This study analyzed approximately 800 homicide and 500 other violent incidents occurring in 2 large Los Angeles police jurisdictions between 1978 and 1982 to (1) characterize gang violence and discriminate it from nongang violence and (2) estimate the impact of police investigative procedures on the official designation of gang and nongang incidents.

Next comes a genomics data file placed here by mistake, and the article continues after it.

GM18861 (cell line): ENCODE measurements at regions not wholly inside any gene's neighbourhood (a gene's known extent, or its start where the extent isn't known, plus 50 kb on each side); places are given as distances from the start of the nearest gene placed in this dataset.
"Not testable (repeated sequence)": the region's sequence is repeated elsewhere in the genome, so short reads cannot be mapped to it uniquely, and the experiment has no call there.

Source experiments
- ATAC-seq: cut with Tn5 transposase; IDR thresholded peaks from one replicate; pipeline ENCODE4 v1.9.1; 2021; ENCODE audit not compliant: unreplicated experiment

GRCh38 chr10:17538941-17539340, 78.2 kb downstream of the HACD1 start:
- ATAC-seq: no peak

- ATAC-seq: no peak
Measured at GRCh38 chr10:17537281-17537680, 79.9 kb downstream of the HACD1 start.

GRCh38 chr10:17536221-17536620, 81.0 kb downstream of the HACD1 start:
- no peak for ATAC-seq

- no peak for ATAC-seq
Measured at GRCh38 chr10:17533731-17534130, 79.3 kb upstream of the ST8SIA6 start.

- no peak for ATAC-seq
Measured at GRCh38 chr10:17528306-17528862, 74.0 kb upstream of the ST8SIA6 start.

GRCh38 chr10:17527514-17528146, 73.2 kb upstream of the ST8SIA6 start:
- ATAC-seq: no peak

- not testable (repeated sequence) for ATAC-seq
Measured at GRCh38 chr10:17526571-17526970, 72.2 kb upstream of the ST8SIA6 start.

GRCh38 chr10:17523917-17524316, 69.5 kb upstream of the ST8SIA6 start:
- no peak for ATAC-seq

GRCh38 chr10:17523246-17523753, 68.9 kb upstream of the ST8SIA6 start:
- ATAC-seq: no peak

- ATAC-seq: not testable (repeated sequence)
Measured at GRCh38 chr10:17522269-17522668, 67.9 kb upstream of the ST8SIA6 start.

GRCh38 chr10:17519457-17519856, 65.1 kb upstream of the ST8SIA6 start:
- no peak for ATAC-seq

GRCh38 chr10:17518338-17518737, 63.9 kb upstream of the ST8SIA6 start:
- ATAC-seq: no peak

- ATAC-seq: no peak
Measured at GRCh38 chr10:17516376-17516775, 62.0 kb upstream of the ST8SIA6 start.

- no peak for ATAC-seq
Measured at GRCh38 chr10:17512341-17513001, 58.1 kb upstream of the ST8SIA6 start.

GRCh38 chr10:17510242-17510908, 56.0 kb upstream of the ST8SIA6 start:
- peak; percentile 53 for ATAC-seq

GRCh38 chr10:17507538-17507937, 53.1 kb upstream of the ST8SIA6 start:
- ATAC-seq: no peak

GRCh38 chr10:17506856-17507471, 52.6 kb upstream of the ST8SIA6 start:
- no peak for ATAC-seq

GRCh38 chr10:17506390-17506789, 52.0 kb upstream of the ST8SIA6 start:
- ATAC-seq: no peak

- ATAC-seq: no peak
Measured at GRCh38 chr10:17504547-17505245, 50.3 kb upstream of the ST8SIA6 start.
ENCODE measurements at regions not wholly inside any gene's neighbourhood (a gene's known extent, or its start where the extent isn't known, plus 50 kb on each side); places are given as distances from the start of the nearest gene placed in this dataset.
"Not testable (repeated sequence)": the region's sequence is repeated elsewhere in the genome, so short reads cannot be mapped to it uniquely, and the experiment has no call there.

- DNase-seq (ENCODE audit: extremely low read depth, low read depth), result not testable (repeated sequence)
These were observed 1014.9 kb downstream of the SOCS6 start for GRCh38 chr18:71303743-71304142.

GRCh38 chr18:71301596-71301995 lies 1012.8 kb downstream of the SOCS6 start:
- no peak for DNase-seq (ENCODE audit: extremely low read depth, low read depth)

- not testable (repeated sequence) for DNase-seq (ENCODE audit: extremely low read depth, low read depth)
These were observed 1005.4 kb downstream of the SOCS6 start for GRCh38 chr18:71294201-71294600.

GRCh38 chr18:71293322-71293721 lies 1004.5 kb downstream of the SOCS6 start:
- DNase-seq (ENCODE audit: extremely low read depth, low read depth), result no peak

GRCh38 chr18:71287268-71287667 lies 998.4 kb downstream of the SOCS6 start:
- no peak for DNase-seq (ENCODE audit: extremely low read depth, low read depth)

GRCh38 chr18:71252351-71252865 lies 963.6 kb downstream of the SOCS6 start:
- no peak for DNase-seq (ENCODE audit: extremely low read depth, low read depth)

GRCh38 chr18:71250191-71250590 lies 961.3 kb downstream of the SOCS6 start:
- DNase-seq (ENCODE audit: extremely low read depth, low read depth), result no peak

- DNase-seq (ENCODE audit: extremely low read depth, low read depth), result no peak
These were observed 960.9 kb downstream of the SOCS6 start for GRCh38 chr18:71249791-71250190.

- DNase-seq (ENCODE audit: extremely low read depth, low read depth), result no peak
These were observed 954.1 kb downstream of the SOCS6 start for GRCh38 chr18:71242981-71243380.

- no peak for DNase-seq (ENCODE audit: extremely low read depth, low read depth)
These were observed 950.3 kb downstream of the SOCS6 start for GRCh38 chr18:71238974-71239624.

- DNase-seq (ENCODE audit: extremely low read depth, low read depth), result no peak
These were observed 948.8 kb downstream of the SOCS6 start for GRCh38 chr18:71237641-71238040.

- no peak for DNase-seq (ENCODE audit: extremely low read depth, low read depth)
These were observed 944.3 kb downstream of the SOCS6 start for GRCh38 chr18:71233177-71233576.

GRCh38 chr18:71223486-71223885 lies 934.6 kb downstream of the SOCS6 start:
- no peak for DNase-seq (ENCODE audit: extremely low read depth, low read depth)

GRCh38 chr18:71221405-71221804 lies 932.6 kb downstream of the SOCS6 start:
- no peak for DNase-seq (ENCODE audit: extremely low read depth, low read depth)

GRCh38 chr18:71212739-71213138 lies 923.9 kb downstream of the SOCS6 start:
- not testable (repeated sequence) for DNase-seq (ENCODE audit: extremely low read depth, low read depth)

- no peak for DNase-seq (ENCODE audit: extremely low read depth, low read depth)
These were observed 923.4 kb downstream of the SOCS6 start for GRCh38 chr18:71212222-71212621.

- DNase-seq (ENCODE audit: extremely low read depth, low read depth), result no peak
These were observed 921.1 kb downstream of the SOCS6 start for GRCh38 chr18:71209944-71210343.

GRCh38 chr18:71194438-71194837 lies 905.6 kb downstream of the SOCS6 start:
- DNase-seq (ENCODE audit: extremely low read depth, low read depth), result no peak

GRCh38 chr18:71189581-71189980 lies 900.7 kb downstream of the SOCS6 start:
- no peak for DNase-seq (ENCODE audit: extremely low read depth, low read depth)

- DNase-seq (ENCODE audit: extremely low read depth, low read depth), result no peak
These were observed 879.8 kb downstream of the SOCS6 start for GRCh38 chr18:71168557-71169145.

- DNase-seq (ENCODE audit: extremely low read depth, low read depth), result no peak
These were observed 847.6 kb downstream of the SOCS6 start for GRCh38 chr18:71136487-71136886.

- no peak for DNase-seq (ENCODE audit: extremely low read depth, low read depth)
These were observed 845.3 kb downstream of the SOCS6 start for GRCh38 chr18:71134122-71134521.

Substantial differences between the two types of incidents were found, particularly with respect to the descriptors of participants and the settings in which the incidents occurred. Gang incidents involved more participants, lower levels of prior suspect-victim relationships, younger offenders, more male-only cases, and more minority involvement. They also were more likely to occur in public locations; to involve cars, guns, and other weapons; to yield additional charges and victim injuries; and to involve unknown suspects and fears of retaliation. Other gang indicators included argot, turf designations, and special dress and behavioral cues. Evidence of an effect of investigation and reporting practices on these differences was weak. Findings generally held for both homicide and nonhomicide events. Supplemental research information is appended. 3 references, 16 tables, and footnotes. (Author abstract modified)
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